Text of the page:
To prevent a Russian military campaign, the West must take action now, not wait until it is too late. Yes, the consequences for Russia of a fresh invasion of Ukraine should be devastating; but even before such an invasion, there should be consequences for its extortionist demands, which could be lifted if Russia agrees to stand down. Immediate steps should include the following:
- West Europeans must be more vocal about pushing back on Russia’s aggression. If the United States is conspicuously more outspoken about Russia’s aggressive behavior, while Europe is relatively quiet, it sends a signal that the West is divided and will not act. America must lead, but Europe must co-lead: unity is critical and anything less encourages Russia.
- Sanction Russia now. Current Western policy is that if Russia does something worse, then (and only then) would the West adopt new sanctions. The dynamic must now be reversed – the West should impose new sanctions now and agree to lift those sanctions only if Russia pulls back from military escalation.
- Increase military aid to Ukraine now. US Senators Shaheen and Portman have already introduced a resolution supporting increased security assistance to Ukraine. The Biden administration should publicly endorse this, and swiftly process the specific requests for military assistance presented by Defense Minister Reznikov on his recent visit to Washington, independent of any legislative action. Time is of the essence.
- Keep Russia Guessing. The US and NATO allies must not signal which responses are “off the table.” Russia should be uncertain as to what steps the West might ultimately be willing to take to support Ukraine. By promising in advance that US military forces will not be involved, or even by simply declaring an ironclad commitment to existing allies rather than non-allied friends, the West is signaling to Russia that it is safe to attack some countries, and therefore encouraging further Russian aggression against them.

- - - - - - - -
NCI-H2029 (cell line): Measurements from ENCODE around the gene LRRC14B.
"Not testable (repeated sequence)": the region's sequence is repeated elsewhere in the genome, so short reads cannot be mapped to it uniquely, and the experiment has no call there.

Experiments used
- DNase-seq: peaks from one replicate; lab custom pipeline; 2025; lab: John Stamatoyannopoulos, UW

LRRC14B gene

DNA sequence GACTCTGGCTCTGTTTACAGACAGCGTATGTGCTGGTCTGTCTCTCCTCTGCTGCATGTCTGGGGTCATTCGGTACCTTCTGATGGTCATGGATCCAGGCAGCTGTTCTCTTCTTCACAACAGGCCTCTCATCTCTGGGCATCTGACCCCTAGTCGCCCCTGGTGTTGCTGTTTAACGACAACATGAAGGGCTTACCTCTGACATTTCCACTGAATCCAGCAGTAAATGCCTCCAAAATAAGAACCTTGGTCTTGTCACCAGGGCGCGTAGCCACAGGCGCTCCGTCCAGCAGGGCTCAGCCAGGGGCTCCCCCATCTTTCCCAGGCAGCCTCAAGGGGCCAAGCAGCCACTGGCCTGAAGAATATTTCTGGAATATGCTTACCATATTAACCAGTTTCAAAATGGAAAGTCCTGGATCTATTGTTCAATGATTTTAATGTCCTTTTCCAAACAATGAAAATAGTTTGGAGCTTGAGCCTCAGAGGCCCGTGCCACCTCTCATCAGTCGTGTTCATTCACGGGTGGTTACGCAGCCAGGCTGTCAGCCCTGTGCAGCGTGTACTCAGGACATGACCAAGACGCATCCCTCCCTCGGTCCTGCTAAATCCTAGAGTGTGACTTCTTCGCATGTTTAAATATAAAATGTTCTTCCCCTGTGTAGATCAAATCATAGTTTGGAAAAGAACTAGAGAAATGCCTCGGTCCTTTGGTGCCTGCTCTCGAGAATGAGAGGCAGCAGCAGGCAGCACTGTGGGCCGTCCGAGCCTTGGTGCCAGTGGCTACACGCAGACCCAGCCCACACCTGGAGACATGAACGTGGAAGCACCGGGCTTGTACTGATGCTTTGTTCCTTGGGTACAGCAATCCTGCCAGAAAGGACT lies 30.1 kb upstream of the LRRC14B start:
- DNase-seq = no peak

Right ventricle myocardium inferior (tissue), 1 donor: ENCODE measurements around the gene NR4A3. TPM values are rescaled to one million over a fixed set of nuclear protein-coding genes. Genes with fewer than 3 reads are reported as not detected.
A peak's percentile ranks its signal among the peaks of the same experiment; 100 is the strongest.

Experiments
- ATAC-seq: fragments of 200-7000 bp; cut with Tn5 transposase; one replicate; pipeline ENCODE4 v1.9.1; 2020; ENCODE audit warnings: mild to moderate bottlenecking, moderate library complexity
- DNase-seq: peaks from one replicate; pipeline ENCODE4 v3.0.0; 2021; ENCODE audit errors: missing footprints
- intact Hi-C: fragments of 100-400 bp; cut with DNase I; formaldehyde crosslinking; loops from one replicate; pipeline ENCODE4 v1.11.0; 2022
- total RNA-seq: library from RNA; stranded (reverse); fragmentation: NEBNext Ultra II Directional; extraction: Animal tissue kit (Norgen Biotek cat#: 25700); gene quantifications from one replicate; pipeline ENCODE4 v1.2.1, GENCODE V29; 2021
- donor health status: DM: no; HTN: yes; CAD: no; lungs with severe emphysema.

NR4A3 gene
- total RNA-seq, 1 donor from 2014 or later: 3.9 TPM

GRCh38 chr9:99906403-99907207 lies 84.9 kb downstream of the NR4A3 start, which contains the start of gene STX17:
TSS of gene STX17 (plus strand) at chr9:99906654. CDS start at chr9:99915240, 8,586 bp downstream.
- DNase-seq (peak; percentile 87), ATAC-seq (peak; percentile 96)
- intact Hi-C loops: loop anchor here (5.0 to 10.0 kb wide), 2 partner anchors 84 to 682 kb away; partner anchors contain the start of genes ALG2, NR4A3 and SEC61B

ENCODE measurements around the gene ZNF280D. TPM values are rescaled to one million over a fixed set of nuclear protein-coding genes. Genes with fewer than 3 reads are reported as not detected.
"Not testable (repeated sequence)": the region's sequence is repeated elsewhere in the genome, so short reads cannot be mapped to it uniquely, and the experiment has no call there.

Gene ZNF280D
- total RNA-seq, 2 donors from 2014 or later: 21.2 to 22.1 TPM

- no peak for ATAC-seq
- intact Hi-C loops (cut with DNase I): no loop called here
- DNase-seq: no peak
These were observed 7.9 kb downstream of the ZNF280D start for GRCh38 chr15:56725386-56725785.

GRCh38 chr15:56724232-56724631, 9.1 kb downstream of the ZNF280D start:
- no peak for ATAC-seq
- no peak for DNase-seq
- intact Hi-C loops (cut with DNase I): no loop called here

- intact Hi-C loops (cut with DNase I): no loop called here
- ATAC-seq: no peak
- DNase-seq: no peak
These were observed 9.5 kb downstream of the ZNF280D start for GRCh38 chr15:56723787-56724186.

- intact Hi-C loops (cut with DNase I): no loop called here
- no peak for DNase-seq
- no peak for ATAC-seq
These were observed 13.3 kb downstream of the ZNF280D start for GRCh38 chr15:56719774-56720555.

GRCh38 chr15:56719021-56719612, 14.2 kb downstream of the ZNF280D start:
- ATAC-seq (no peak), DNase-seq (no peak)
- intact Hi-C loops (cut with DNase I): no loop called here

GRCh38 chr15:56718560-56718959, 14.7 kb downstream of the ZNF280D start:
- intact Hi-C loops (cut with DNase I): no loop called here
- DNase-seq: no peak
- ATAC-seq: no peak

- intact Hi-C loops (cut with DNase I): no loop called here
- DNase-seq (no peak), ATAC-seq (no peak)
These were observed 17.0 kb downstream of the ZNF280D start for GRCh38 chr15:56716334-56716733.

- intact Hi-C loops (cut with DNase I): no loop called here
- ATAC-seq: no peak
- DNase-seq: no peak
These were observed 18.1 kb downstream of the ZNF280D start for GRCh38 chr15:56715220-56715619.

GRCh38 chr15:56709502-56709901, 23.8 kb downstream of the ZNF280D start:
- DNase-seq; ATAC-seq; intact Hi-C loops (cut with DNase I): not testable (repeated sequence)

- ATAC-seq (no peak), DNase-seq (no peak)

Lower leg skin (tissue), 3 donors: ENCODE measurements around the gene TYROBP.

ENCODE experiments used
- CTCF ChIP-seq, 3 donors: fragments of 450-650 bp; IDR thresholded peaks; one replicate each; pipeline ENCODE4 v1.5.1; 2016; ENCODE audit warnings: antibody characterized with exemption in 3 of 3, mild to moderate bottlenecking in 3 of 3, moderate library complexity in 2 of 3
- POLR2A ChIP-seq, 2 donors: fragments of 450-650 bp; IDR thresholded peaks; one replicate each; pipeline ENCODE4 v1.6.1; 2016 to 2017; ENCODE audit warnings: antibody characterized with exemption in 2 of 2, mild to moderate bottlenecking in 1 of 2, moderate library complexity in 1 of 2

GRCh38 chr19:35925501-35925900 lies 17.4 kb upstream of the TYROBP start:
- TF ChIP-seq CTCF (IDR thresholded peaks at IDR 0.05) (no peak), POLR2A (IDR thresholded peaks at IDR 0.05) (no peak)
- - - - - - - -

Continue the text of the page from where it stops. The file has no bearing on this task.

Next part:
- Invest in Ukraine’s Energy Security. Ukraine’s vulnerability to Russian aggression is amplified when it depends on imported energy supplies — even if they are not imported directly from Russia. It will take time to achieve genuine energy independence, but this should be the goal adopted jointly by Ukraine, the US, and Europe, and policies should be put in place immediately to move in this direction.
August and Christmas – when the West goes on vacation – always seem to be times when major changes on the international scene break out. The collapse of the Soviet Union, the Romanian revolution that overthrew Ceaușescu, the Jasmine revolution in Tunisia, and the Soviet invasion of Afghanistan all took place in December. The Iranian revolution that overthrew Shah Reza Pahlevi began in early January.
The risks of an expanded war in Ukraine this Christmas are very real; preventing it will require urgent action by the West, despite the Christmas holidays.
Ambassador Kurt Volker is a Distinguished Fellow at the Center for European Policy Analysis. A leading expert in US foreign and national security policy, he served as US Special Representative for Ukraine Negotiations from 2017-2019, and as US Ambassador to NATO from 2008-2009.
Europe’s Edge is an online journal covering crucial topics in the transatlantic policy debate. All opinions are those of the author and do not necessarily represent the position or views of the institutions they represent or the Center for European Policy Analysis.